When it comes to protein, carbohydrates and fats, it varies. Your protein intake should stay the same, no matter what your goal is, but those extra calories should come in the form of carbohydrates and, to a lesser extent, fats. These are the macronutrients that are not only going to fuel your workouts, but also be essential during recovery and building muscle through replacing glycogen storage. This is especially true with carbohydrates because the body looks to glycogen for energy instead of breaking down muscle tissue for energy. Therefore, they are vital for repairing the muscle damage created during resistance training sessions.

Another key point to consider when attempting to gain muscle while limiting fat gain is for how long you go through these phases. Plenty of people like to go on a huge bulk (5-6 months) and then a huge cut (4-6 months) in order to get in the shape that they want. While this may work for some people, for most, you will find, this method is not sustainable. 

From a bulking perspective, being in a consistent calorie surplus for this amount of time is going to lead to considerable fat gain, even if that surplus is moderate, and by the end, the muscle you have gained will not be particularly visible. In addition, your tolerance to eating that much food for such a long period will be tested considerably and could lead to you sacking off the diet altogether.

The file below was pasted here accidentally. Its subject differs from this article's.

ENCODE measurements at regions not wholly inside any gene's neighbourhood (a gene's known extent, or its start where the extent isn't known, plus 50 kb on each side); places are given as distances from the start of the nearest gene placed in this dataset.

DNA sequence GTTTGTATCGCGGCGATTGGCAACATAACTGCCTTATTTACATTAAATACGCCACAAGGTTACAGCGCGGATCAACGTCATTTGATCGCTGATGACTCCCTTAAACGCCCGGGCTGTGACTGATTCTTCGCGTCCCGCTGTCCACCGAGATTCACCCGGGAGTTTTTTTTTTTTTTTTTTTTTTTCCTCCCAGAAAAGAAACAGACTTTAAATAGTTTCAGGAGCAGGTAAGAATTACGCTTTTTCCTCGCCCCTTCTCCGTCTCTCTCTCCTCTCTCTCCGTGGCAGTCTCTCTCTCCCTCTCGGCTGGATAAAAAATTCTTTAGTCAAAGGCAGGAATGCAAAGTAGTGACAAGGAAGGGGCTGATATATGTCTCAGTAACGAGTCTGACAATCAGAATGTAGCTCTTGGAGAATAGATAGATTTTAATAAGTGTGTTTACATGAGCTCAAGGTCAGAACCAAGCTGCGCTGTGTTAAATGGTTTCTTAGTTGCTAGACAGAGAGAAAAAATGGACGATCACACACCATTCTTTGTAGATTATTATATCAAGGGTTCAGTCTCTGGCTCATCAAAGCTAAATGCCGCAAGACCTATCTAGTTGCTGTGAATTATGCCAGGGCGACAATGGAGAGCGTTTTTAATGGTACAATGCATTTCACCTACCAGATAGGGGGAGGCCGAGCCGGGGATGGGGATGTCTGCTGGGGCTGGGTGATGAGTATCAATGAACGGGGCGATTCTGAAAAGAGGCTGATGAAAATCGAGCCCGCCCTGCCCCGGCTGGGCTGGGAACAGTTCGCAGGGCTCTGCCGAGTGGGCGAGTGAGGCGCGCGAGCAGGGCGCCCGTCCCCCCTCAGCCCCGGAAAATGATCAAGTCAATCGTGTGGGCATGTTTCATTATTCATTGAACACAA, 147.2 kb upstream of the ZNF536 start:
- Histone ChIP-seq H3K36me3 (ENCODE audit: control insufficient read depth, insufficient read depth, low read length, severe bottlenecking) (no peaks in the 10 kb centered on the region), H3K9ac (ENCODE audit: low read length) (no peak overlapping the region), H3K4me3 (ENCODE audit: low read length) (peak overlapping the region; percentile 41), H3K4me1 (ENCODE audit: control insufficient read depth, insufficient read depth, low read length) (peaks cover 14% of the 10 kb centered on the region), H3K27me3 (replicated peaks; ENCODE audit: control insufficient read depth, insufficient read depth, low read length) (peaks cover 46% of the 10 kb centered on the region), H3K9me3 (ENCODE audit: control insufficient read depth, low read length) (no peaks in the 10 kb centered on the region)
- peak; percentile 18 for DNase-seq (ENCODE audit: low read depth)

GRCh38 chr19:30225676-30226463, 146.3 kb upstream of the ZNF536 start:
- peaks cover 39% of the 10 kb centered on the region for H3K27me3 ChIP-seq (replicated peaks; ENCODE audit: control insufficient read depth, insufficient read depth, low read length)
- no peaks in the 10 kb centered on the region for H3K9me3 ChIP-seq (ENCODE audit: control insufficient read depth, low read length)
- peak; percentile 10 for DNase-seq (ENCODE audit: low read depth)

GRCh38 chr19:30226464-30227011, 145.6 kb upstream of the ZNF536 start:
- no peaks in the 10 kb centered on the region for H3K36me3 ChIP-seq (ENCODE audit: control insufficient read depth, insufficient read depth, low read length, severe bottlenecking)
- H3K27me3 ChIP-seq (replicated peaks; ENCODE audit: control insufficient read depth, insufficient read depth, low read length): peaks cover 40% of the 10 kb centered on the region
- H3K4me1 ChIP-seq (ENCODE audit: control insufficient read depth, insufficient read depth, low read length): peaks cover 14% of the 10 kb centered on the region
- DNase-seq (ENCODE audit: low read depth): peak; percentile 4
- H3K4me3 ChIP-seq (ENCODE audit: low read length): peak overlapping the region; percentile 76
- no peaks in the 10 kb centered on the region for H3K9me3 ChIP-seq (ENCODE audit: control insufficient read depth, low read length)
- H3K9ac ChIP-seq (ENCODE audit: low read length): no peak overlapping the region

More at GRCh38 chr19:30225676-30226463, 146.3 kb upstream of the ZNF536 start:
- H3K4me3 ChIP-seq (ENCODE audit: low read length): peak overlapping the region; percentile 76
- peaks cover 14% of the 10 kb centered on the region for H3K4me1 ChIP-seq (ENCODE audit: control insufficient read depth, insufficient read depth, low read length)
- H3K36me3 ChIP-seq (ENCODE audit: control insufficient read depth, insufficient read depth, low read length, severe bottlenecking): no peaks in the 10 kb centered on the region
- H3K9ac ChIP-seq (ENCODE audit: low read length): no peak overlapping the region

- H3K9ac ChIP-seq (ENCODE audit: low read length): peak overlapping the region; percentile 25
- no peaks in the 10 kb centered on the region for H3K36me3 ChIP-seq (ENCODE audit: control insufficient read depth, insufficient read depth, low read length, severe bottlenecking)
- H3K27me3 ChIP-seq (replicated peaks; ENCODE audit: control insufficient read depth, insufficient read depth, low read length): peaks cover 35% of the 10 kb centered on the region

This is a similar issue with being in a deficit for this period. You will reach a time, usually after 10-12 weeks, when losing any more fat will be very difficult and your metabolism will not be firing properly due to the low-calorie intake. Therefore, it is pointless to continue as your quality of life will not be enjoyable and you will not actually be losing any more fat.

So, what is the solution? A smarter way to approach this is through interchanging cycles of bulking and cutting. For example, entering a bulking phase for 10-12 weeks before performing a mini-cut (2 weeks) to cut down on the body fat gained form the bulk. Then, if you wanted to add more size, you enter another 10-12 weeks of being in a calorie surplus, before going back into a 2-week deficit. This way, you can add the extra size you want while keeping your body fat levels in check. And, if you decide to go on a longer cut later on, your starting point will be a lot better when it comes to your body composition.

When it comes to doing cardio, ideally you want to keep it low. It would be wise to do some, but your weight training is what has to take absolute priority. Going for walks or even doing the odd high intensity session on the treadmill or the bike can be beneficial for cardiovascular health and can help you avoid going to that excess calorie surplus that will lead to fat gain. 

Prioritising weight training when putting on size does not mean that you have to give on your morning walk or your favourite cycle ride, it just means that the most important thing is being consistent with your training and your diet (being in a moderate calorie) surplus. If you do this, then the muscle growth will follow! 

So, the important thing to remember for your diet when entering a bulking phase is place yourself in a calorie surplus but a moderate surplus. If you want to grow your muscles but limit fat gain as much as possible, do not over consume. If you do that, you should feel a lot happier with your progress once you reach the end of this phase.

Photo Credit: Envato Elements